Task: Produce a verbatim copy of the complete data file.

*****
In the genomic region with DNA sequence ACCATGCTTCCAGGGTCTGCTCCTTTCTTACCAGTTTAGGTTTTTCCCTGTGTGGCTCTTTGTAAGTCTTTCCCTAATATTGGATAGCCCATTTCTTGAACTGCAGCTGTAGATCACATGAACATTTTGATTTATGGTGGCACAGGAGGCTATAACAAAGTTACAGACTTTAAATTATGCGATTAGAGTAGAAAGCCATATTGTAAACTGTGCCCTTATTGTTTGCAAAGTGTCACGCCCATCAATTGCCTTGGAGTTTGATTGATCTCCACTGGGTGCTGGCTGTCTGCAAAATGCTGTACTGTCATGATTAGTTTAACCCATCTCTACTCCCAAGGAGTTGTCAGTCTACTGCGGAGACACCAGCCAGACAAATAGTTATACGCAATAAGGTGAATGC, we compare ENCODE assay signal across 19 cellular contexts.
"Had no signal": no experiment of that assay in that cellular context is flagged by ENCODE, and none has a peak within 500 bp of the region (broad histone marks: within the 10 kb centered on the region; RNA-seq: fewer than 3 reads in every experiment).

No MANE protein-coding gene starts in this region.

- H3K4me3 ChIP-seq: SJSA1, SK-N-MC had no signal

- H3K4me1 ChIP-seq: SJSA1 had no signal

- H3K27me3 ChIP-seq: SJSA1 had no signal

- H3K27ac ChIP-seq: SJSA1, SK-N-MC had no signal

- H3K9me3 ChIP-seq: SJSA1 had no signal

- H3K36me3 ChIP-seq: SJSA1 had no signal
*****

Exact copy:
In the genomic region with DNA sequence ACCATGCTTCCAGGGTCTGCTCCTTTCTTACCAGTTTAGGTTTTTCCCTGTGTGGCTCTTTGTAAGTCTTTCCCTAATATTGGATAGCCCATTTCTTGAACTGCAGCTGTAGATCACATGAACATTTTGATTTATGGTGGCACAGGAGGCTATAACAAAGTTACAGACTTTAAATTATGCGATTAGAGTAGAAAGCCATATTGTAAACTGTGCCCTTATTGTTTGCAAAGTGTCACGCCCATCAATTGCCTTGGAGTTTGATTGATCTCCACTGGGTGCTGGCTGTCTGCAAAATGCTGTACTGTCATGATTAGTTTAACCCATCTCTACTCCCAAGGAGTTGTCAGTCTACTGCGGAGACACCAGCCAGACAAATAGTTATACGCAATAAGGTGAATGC, we compare ENCODE assay signal across 19 cellular contexts.
"Had no signal": no experiment of that assay in that cellular context is flagged by ENCODE, and none has a peak within 500 bp of the region (broad histone marks: within the 10 kb centered on the region; RNA-seq: fewer than 3 reads in every experiment).

No MANE protein-coding gene starts in this region.

- H3K4me3 ChIP-seq: SJSA1, SK-N-MC had no signal

- H3K4me1 ChIP-seq: SJSA1 had no signal

- H3K27me3 ChIP-seq: SJSA1 had no signal

- H3K27ac ChIP-seq: SJSA1, SK-N-MC had no signal

- H3K9me3 ChIP-seq: SJSA1 had no signal

- H3K36me3 ChIP-seq: SJSA1 had no signal